Wednesday, July 14, 2010

Blood Diamonds 2: Zimbabwe Boogaloo

Blood Diamonds 2: Zimbabwe Boogaloo

I think I have made my opinions on diamonds already known in previous blogs about the existence of these shiny rocks that women just seem to love. Frankly I don't ever want to support the system that puts them on the market.

This could be a death blow to a relationship. It means that I wont buy any diamond from De Beers or anyone else that has been mined. Hell, I'm fairly certain that in the event of marriage, my future wife's wedding band will more than likely not have a diamond on it.

The whole concept is basically Marx's concept of commodity fetishism in its most perverse form because the commodity actually has no use value other than as an ornament.

I feel that if you buy a real diamond, you're basically handing someone somewhere money to purchase weapons that are going to fight a war and kill innocents. The chances of it being a diamond that did not cause suffering are probably 1 in 10000



So with the news that De Beers got some new competition in their diamond business with Zimbabwe being in da house I thought I would tell you more about the wonderful fucked up world of diamonds.
HARARE, Zimbabwe (AP) -- Zimbabwe's president said Tuesday his nation will sell its massive reserves of diamonds despite not receiving authorization from the world's diamond control body.

A defiant President Robert Mugabe on Tuesday told lawmakers diamond sales have "huge potential" to revive the shattered economy. He said Zimbabwe can account for one-fourth of the world's diamond supply.

The Kimberley Process diamond certification scheme has not authorized international sales amid allegations of killings, human rights violations and corruption in the massive diamond fields discovered in eastern Zimbabwe in 2006.

"No one should doubt our resolve to sell our diamonds," Mugabe told lawmakers at the ceremonial opening of the Parliament in Harare.

Criticism by Western nations and human rights groups deadlocked a Kimberly Process meeting in Israel last month that sought approval for the sales after a regional monitor of the control body reported Zimbabwe had met minimum international diamond mining standards.

Mugabe said Zimbabwe's Western adversaries wanted "absurd" conditions put in place to block the diamond sales.

"We have to remain rooted in the reality we are the sole guarantors of our economic emancipation," he said.

Critics of Mugabe say his economic policies have contributed to precipitous economic decline in a decade of political turmoil that included the often violent seizures of thousands of white-owned farms that disrupted the agriculture-based economy.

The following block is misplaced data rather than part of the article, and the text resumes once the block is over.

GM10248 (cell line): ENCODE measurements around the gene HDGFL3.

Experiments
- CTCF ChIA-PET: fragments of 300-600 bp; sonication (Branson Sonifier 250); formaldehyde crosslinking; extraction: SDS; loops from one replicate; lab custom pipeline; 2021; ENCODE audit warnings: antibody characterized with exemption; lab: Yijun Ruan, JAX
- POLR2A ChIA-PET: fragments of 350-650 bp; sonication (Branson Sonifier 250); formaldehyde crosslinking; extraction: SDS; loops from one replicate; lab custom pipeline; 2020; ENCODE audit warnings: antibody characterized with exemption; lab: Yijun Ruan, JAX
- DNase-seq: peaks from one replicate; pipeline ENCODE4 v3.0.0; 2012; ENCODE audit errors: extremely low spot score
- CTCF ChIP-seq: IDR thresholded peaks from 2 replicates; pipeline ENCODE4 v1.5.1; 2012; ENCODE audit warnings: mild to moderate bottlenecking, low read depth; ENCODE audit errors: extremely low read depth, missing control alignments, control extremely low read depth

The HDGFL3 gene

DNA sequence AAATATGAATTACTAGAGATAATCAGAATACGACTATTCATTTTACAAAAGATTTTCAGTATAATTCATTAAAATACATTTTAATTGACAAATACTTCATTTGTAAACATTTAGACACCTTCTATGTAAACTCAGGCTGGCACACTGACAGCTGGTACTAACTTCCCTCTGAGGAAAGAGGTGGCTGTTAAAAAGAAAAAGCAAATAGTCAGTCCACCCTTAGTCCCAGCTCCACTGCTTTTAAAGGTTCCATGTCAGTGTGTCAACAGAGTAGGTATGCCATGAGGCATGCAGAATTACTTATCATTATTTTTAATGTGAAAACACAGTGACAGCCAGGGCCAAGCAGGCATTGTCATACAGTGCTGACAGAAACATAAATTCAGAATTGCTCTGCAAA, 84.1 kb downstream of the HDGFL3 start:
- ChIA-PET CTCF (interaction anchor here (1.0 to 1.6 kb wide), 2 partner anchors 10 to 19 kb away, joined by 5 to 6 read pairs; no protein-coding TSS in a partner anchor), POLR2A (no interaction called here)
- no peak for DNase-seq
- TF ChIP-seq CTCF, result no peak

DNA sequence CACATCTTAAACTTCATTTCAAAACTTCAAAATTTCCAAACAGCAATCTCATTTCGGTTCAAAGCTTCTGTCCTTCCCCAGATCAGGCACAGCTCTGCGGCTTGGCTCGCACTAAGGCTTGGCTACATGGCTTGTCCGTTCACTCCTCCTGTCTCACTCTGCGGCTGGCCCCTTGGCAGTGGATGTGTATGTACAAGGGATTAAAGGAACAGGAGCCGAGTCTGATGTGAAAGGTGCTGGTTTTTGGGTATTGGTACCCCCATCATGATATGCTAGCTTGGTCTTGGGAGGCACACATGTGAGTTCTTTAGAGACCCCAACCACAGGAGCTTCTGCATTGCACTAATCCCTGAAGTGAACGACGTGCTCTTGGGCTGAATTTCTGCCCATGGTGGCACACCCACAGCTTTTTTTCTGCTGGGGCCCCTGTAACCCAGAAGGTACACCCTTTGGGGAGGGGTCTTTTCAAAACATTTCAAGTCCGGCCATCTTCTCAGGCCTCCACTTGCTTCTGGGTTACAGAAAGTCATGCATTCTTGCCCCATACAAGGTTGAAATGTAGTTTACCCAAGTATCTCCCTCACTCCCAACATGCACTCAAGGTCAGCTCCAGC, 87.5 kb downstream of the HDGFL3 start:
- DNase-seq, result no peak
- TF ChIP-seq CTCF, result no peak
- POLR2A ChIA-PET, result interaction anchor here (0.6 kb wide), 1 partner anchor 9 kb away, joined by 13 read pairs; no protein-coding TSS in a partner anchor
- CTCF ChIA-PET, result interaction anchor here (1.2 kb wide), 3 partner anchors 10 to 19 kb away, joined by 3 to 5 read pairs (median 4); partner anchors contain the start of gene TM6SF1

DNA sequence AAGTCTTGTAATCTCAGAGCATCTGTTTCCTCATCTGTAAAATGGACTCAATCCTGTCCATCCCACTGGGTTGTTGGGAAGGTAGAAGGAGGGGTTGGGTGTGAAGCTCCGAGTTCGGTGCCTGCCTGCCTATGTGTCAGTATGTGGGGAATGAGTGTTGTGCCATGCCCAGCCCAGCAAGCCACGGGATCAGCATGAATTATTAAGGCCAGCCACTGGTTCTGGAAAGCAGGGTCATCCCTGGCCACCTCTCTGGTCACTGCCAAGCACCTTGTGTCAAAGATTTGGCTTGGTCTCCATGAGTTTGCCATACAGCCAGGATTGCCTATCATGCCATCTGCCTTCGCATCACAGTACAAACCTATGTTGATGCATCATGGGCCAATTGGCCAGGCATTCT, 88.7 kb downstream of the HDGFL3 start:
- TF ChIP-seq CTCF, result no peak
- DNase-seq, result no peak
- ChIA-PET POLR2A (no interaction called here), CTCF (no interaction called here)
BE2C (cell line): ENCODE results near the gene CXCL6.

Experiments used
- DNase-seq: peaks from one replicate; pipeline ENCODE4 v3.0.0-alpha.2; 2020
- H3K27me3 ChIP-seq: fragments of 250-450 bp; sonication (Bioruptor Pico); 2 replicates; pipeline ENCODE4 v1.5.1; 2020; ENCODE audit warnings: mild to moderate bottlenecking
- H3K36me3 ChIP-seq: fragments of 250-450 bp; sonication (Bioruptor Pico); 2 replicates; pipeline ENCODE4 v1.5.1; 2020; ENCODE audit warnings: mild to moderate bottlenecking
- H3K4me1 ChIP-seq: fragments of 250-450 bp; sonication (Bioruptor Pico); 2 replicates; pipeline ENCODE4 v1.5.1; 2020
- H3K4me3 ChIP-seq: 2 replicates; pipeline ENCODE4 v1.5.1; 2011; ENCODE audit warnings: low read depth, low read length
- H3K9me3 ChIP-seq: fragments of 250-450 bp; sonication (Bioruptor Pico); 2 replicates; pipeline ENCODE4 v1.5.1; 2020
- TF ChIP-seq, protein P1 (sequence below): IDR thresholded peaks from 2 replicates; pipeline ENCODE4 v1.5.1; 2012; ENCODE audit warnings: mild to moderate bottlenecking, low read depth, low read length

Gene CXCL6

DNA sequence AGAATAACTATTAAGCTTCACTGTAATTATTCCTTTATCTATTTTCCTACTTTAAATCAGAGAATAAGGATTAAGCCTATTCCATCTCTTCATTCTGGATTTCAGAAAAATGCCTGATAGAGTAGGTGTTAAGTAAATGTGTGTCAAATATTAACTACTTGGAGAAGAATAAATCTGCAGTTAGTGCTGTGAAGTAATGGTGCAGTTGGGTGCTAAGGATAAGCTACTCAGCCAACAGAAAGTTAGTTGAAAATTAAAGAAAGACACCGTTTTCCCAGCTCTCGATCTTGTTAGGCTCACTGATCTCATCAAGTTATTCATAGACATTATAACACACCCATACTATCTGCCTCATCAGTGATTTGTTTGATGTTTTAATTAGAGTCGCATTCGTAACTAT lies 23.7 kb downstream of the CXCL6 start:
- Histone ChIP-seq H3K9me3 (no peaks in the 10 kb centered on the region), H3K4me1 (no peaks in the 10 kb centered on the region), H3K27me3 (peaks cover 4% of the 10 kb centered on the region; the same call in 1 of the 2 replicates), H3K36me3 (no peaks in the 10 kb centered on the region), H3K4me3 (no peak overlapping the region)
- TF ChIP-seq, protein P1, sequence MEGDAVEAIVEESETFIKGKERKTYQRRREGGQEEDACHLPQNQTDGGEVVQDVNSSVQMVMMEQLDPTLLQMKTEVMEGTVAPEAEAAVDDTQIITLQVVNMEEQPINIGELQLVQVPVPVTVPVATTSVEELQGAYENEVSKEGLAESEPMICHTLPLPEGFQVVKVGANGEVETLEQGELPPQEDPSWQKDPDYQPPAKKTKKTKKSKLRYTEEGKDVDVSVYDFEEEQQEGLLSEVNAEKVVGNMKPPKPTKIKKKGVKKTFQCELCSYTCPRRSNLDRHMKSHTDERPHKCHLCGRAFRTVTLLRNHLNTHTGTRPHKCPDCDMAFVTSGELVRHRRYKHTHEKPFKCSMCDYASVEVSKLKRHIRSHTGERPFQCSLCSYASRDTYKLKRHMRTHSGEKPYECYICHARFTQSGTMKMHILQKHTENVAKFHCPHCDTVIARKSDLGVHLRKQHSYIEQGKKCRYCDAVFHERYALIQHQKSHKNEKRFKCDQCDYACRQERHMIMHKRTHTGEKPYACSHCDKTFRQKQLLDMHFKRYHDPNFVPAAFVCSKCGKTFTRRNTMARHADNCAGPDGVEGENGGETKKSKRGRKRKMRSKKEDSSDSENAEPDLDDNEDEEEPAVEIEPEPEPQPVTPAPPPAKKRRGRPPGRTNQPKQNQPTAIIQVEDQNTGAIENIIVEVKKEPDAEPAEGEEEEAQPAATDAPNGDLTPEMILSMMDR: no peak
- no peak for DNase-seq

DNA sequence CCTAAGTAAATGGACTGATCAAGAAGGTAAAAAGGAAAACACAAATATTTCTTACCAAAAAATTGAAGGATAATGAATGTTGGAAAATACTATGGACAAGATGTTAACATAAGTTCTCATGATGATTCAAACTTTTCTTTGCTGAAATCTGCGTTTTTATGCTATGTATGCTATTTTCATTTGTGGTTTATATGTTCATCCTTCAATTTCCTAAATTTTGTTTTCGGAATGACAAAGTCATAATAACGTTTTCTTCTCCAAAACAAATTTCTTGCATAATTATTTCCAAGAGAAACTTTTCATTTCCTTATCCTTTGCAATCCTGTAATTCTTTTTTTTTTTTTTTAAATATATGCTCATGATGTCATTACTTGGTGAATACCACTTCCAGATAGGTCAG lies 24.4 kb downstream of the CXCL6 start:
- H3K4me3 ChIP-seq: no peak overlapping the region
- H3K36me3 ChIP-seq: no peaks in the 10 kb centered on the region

Mugabe acknowledged Tuesday that key infrastructure -- including power and water utilities, roads and transport services -- had fallen into disrepair and housing programs had come to a standstill over the past decade.

Mining experts estimate that Zimbabwe's diamond fields, sealed off by police and troops in the districts of Marange and Chiadzwa near the eastern city of Mutare, are likely the biggest deposits found in Africa since the Kimberley fields were discovered in neighboring South Africa a century ago.

The mines ministry says it already has about $1.7 billion of diamonds in storage ready to be sold. Zimbabwe's total international debt is estimated at around $5.5 billion.

Consignments of diamonds have been sold illegally. Earlier this year, one shipment was detected in Dubai and police in neighboring Mozambique reported arresting alleged diamond dealers carrying more than $1 million in cash hidden in their car near Zimbabwe's porous eastern border.
Ha! This certainly spells doom. And by no means are these good diamonds. They're all still blood diamonds and this wont revive Zimbabwes economy either.

While diamonds are still going through absurd inflation, it's going to be funny watching Jewellers come up with reasons not to buy Zimbabwe diamond.
"Nonononono, you see Zimbabwe diamonds have imperceptible flaws in them cause by Mugabe's corrosive dictatorial influence, also they're a bit tacky and do you really want to buy her a discount gem?"
I love how the article mentions the diamond control body. Why don't they just use the appropriate English word "Cartel"?